An article in RevCycleIntelligence points out that an astounding 95 percent of practices with less than five physicians identified their facilities as “not tech savvy,” according to a Black Book survey.
Small practices tend to avoid or delay health IT adoption because of the costs associated with implementation and upkeep. A 2016 Medical Group Management Association (MGMA) study revealed that EHRs cost physician practices up to $32,500 per physician in 2015. The expenses included IT equipment, staff, and maintenance.
Many practice leaders also question the return on investment with health IT adoption. For example, small practice owners stated that EHR adoption would reduce the number of patient encounters and, therefore, decrease practice revenue, a recent survey showed.
Needless to say, these small practices are leaving a huge amount of revenue on the table by dragging their feet in adopting cutting edge Revenue Cycle Management such as the OrboAccess suite. Granted, smaller practices also mean smaller margins and the necessity to parse out transformational reorganizations conservatively, but it’s become clear that the long-game belongs to practices – – big and small – – that adopt and embrace a comprehensive RCM system. As stated in the article:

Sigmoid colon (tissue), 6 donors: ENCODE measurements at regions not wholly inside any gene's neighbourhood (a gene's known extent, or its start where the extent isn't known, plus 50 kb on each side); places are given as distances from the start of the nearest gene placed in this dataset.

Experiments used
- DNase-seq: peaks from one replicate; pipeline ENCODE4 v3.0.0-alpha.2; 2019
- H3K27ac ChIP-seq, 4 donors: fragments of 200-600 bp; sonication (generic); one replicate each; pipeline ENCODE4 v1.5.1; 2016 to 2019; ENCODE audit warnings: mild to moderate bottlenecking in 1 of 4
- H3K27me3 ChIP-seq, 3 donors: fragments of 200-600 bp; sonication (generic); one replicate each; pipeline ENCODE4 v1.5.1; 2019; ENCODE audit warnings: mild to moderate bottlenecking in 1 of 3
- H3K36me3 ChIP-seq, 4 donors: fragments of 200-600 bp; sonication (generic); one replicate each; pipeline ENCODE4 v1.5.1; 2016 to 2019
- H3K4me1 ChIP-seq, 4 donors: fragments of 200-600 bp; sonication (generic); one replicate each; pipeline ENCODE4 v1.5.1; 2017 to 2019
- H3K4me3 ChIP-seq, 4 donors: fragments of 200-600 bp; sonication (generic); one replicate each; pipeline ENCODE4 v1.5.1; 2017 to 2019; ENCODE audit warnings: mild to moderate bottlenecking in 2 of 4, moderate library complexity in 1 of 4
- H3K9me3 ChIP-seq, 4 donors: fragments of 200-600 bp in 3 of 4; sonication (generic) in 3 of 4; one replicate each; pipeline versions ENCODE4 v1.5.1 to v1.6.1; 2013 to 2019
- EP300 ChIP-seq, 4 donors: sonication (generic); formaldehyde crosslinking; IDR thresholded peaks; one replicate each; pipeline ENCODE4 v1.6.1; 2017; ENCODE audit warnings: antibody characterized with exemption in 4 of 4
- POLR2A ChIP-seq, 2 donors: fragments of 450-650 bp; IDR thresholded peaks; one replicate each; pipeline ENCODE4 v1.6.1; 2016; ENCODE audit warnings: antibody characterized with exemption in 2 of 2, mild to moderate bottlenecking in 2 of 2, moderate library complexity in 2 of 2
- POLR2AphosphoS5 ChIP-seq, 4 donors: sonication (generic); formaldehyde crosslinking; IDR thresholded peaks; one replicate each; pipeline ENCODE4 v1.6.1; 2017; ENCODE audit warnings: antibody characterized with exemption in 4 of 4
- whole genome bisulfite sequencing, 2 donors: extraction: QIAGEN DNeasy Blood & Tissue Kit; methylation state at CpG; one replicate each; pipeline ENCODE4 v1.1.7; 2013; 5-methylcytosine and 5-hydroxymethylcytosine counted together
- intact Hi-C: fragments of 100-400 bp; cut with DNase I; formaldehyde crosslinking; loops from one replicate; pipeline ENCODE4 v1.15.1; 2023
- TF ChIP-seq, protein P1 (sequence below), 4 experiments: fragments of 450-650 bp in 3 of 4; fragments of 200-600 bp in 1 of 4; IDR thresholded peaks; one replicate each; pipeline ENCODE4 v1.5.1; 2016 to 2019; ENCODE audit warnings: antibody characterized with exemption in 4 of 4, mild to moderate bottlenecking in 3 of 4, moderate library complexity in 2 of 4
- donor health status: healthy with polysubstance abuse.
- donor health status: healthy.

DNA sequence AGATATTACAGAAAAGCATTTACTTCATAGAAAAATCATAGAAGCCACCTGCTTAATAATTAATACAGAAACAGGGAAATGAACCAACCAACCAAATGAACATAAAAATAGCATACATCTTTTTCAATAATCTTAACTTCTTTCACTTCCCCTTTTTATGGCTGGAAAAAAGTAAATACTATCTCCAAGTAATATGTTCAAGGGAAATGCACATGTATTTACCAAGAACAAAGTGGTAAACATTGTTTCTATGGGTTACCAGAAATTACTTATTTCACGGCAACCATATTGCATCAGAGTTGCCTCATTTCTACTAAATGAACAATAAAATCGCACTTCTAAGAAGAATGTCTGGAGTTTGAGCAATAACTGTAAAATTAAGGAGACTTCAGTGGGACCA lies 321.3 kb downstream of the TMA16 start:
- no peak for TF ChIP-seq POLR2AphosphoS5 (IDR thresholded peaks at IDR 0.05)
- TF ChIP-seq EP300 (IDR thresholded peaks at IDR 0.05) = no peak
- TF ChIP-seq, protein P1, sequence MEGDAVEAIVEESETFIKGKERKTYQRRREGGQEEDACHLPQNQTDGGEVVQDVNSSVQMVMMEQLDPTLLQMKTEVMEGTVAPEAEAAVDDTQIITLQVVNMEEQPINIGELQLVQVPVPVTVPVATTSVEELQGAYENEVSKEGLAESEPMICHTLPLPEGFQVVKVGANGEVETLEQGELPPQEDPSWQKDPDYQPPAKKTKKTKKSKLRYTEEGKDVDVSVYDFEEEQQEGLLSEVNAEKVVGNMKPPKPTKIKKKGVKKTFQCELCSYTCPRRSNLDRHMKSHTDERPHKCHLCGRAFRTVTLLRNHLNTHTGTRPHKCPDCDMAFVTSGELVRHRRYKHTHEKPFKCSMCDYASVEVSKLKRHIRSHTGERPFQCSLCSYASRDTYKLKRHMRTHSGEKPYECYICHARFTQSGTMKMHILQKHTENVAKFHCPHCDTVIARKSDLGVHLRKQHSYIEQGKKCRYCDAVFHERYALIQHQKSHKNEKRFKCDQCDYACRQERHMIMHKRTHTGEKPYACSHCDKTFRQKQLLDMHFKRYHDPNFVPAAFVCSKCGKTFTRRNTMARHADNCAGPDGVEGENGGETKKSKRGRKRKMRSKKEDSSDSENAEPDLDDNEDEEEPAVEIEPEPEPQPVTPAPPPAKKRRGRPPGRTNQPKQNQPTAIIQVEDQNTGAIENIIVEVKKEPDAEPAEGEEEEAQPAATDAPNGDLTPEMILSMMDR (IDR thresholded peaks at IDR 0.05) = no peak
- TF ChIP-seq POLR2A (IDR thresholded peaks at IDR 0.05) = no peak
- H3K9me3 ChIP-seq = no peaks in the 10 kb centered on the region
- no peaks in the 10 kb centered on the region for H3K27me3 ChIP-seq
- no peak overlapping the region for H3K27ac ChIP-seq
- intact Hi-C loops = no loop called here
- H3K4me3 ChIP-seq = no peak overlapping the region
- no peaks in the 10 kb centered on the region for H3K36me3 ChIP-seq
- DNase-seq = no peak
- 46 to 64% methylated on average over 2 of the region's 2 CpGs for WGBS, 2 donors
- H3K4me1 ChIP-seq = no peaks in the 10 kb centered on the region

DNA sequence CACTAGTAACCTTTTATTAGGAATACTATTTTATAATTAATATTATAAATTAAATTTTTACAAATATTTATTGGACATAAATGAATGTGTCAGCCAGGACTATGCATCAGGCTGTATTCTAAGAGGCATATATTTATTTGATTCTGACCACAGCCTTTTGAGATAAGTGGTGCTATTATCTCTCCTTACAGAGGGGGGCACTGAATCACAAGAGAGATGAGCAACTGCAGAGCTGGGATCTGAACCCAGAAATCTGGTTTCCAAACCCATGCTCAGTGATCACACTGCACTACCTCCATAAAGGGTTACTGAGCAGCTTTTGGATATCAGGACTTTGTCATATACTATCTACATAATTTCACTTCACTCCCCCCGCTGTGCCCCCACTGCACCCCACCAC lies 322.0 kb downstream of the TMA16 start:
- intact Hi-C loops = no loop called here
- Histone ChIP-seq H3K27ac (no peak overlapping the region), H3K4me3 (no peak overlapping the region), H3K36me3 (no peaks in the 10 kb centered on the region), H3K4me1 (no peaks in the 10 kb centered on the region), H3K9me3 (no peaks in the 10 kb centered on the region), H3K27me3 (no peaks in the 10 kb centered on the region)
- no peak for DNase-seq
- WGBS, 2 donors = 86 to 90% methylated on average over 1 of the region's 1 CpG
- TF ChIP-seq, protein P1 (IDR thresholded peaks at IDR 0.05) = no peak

Small and independent practices can overcome technological challenges, including excessive costs, through outsourcing. Black Book researchers projected medical business office outsourcing to grow by 30 percent in the next year among practices with 25 physicians or fewer. Small practice owners are looking to outsource key healthcare revenue cycle processes, such as medical billing, to combat inefficient billing practices, high staff turnover rates, lack of health IT knowledge, the stress of financial and staff management, and declines in direct patient care.